Herb. ex Sweet
Habranthus robustus, commonly known as the Brazilian copperlily, pink fairy lily or the pink rain lily, is a species of herbaceous flowering bulb. It is native to Brazil, Argentina and Uruguay, but is now naturalized in Florida, Colombia, South Africa, and Mauritius.
They bear solitary lavender to pale pink, funnel-shaped flowers, 5–6 cm (2.0–2.4 in) long, held at a slight angle on 15–30 cm (5.9–11.8 in) scapes, with a leaf-like bract 1.8–4 cm (0.71–1.57 in) long at the base. Flowers typically appear after rain from late summer to early fall and are followed by large deep green leaves, measuring 5 to 10 mm (0.20 to 0.39 in) wide and 30 to 40 cm (12 to 16 in) long.
Taxonomy and nomenclature
Habranthus robustus belongs to the genus Habranthus (rain lilies) of the tribe Hippeastreae. It is classified under the subfamily Amaryllidoideae of the Amaryllis family (Amaryllidaceae). In broader classifications, they are sometimes included within the lily family (Liliaceae).
It was formerly classified under the genus Zephyranthes as Zephyranthes robusta, a name still used incorrectly by merchants and hobbyists.
Habranthus robustus is commonly known as the 'pink fairy lily', 'pink rain lily', 'pink zephyr lily', 'pink magic lily', 'pink fawn lily', and 'Colombiaanse mini-amaryllis'. It is known as cebollita in Spanish.
Habranthus robustus are commonly sold as Zephyranthes robusta by merchants, an incorrect synonym. Due to having the same common names, it is also frequently confused with other 'pink rain lilies' - namely Zephyranthes rosea and Zephyranthes carinata (also sold under the name Zephyranthes grandiflora). The three species are often mislabeled, but H. robustus is easily recognizable from the other two by its larger, more strongly bent (and often asymmetrical), paler pink flowers. H. robustus also have leaves covered with a fine grayish waxy coating (glaucous) in contrast to the leaves of Z. carinata.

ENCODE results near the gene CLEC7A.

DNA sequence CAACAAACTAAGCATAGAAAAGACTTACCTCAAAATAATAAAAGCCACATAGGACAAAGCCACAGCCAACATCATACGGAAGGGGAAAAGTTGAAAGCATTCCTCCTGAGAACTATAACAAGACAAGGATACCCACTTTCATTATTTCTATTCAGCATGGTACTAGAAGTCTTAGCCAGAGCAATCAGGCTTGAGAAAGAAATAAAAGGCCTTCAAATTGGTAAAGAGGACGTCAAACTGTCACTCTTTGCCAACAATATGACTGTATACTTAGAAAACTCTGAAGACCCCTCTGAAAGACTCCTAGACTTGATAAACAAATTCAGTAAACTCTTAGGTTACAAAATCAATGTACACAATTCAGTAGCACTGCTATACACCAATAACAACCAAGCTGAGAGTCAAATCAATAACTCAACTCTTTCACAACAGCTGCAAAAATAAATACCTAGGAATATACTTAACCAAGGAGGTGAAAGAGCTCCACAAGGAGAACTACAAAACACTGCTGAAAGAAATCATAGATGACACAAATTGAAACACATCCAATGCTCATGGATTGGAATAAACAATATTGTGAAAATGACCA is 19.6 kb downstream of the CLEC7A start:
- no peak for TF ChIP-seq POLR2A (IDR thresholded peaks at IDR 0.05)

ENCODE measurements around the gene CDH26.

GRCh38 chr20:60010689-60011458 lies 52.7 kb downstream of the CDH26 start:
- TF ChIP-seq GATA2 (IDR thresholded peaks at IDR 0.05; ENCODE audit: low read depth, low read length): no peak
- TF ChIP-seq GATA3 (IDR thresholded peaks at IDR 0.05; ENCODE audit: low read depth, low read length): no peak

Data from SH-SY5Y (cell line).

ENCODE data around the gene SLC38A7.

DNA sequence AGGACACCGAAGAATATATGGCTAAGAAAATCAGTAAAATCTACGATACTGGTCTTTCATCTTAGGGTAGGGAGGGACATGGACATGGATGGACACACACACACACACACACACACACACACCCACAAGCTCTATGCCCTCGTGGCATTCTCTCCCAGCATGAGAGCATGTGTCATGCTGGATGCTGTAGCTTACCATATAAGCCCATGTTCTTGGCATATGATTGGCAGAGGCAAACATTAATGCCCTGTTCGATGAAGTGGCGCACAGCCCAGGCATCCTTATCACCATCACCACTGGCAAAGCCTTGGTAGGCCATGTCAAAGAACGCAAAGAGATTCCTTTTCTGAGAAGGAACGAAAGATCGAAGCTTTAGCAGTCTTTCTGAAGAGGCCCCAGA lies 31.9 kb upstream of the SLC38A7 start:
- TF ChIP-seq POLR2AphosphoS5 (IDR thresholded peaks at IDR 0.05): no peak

Distribution and habitat
Cultivation and uses
Habranthus robustus is widely grown as an ornamental. It is one of the most prolific of the summer flowering rain lilies.They are propagated by dividing the bulbs (including offsets) and from seed. They aren't as tolerant of colder temperatures as other rain lilies.
- "Habranthus robustus Herb.". Germplasm Resources Information Network (GRIN). Retrieved August 7, 2011.
- Mathew, Brian (1987), The Smaller Bulbs, London: B.T. Batsford, ISBN 978-0-7134-4922-8, p. 101
- Kew World Checklist of Selected Plant Families
- Biota of North America Program
- Anderson Alves-Araújo; Julie Henriette Antoinette Dutilh; Marccus Alves (2009). "Amaryllidaceae s.s. e Alliaceae s.s. no Nordeste Brasileiro" (PDF). Rodriguésia (in Portuguese). Instituto de Pesquisas Jardim Botânico do Rio de Janeiro. 60 (2): 311–331. ISSN 0370-6583. Retrieved August 7, 2011.
- José Luis Fernández-Alonso; Jeroen P. Groenendijk (2004). "A New Species of Zephyranthes Herb. S. L. (Amaryllidaceae, Hippeastreae), with Notes on the Genus in Colombia" (PDF). Rev. Acad. Colomb. Cienc. 28 (107): 177–186. ISSN 0370-3908. Retrieved August 7, 2011.
- Gary W. Knox (2005). "Rainlily, Zephyranthes and Habranthus spp.: Low Maintenance Flowering Bulbs for Florida Gardens" (PDF). ENH1151. Institute of Food and Agricultural Sciences Extension, University of Florida. Retrieved August 7, 2011.
- "Rain Lily Log - June". YuccaDo Nursery Inc. Retrieved August 7, 2011.
- Lucie Cahlíková; Irena Valterová; Kateřina Macáková; Lubomír Opletal (2010). "Analysis of Amaryllidaceae alkaloids from Zephyranthes grandiflora by GC/MS and their cholinesterase activity" (PDF). Brazilian Journal of Pharmacognosy (Revista Brasileira de Farmacognosia). Sociedade Brasileira de Farmacognosia. 5 (8): 1201–1204. ISSN 0102-695X. Retrieved August 7, 2011.
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